time, the producer changed hands four times and eventually went into liquidation. We tried cat litter, animal bedding, mop heads, plaited ropes, needle-punched mats and even tested the material in fistulated cattle for its nutritional value in stock feed. Nothing worked until I came across the export of live lobster from Tasmania, in damp packaging. The exporter ordered mats but by then the needle-puncher had retired and his equipment became unavailable.
In another failure, I spent two years developing a use for scrap plastic that was so contaminated with aluminium foil it could not be returned to the supply chain. We tried several processes but the most promising involved briquettes made with the plastic and scrap coal dust that were substituted for lump coal used for process heat. Although I worked closely with senior management for the entire project, it was eventually kyboshed by the chief engineer because it only saved $50,000 pa. A disappointing though fortuitous decision; the business went bankrupt about 12 months later.
In 2007 I began a project with scrap gelatine, which arises from the production of pharmaceutical capsules. It was not technically difficult but dealing with management was impossible. The floor staff couldn’t be bothered to change their routine, senior management could not control the floor staff and two production managers quit. After eighteen months I abandoned the project. Fast forward seven years: on 15th August 2016 somebody got in touch ‘out of the blue’ to ask if I could help find a use for exactly the same material from a different source. Her new-generation way of thinking and attitude of ‘can-do-anything’, so long as it avoids landfill, is very encouraging.
Social symbiosis is key
These projects aimed at ‘closing the loop’, and those that succeeded, are miniature circular economies. Waste is the physical dimension of industrial symbiosis, but just as important is the human dimension or ‘social symbiosis’ – networks of people interested in sustainable development are a fundamental ‘organ’ of the circular economy. The National Industrial Symbiosis Programme (NISP), which operated in the UK for about 10 years until 2014, was one such network. Similarly, the NSW EPA Circulate programme is aimed at facilitating physical symbiosis. The NSW Office of Environment and Heritage (OEH) runs the Sustainability Advantage programme, which focuses on helping organisations become more sustainable but in practice it comprises an extensive network of individuals, co-ordinated by OEH.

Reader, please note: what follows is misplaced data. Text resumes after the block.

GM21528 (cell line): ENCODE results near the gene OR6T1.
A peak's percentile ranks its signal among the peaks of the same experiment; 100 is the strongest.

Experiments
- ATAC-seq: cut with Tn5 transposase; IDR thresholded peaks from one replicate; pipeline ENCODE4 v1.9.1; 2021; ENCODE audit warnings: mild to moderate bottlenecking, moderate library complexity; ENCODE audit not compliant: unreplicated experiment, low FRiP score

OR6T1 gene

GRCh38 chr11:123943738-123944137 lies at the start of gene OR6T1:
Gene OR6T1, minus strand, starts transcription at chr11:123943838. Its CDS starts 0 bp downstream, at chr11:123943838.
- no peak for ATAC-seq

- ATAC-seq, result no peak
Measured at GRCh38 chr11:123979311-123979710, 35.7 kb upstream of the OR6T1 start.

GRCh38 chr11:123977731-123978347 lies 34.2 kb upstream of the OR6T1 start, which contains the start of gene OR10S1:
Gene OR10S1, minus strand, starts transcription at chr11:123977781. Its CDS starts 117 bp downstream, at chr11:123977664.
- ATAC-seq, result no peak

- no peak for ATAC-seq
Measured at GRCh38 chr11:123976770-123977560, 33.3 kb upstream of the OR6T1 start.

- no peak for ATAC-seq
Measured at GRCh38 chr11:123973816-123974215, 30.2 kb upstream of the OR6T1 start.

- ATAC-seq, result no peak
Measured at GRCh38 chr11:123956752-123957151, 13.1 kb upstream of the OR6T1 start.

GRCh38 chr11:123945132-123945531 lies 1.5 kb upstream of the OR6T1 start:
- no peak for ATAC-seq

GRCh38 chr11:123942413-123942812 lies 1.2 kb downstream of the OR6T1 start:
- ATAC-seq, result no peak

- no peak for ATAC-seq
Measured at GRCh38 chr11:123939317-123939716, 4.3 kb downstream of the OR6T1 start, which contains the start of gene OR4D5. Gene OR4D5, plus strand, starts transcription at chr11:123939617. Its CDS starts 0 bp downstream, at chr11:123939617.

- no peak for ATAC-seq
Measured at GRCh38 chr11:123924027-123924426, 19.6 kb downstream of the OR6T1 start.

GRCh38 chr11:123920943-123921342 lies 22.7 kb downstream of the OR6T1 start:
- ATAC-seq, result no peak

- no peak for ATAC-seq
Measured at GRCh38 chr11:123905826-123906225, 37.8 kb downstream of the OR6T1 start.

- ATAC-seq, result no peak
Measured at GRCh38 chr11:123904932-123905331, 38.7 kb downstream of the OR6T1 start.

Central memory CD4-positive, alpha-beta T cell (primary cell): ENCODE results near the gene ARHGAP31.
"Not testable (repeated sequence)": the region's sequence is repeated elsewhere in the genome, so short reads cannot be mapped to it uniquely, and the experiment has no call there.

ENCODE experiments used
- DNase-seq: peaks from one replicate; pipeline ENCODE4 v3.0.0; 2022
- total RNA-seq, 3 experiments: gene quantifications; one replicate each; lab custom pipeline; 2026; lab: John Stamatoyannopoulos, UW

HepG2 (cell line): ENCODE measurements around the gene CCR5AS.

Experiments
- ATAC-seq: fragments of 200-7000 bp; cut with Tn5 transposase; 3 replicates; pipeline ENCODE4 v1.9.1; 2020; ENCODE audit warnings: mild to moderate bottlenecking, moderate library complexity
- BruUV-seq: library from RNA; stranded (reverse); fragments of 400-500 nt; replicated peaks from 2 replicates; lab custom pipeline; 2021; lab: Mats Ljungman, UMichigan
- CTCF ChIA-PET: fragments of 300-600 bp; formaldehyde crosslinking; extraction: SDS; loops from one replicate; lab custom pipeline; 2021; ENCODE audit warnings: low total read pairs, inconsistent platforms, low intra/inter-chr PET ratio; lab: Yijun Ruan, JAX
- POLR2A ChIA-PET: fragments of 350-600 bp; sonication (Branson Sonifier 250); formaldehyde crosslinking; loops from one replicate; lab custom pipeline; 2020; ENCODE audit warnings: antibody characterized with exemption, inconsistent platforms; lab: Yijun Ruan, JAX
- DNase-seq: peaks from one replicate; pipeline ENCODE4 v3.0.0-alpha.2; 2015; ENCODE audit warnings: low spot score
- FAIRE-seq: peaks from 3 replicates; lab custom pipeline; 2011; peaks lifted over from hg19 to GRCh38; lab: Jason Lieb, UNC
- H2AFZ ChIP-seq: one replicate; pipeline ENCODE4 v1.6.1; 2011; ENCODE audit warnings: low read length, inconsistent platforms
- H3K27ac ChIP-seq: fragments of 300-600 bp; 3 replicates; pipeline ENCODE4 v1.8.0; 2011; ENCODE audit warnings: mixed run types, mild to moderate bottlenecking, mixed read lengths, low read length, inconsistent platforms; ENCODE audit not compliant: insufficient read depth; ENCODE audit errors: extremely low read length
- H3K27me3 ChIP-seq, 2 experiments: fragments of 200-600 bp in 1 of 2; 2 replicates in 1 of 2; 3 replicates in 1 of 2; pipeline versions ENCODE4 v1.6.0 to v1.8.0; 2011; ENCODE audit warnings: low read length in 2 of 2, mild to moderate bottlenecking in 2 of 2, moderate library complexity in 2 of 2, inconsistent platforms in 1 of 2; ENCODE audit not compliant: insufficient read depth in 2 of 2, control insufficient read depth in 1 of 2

Government-funded initiatives invariably have a ‘sunset’ after which, the results usually disappear into the darkness. With that fate in mind, the Australian Industrial Ecology Network (AIEN) was established in 2014 as an independent, privately funded organisation that would provide a forum in which like-minded people can pursue their common interest in sustainable development. The company supports the practice and academic study of industrial ecology. The AIEN also aspires to be the ‘go-to’ organisation for companies and institutions that want help dealing with particular issues. Edge Environment was the first corporate member of the AIEN.
In the grand scheme of a national circular economy, these initiatives may seem insignificant but they represent future-world thinking that forms networks, from which evolve collaborations that make a huge difference, eventually. One might ask how else will a circular economy evolve, other than by a proliferation of miniatures?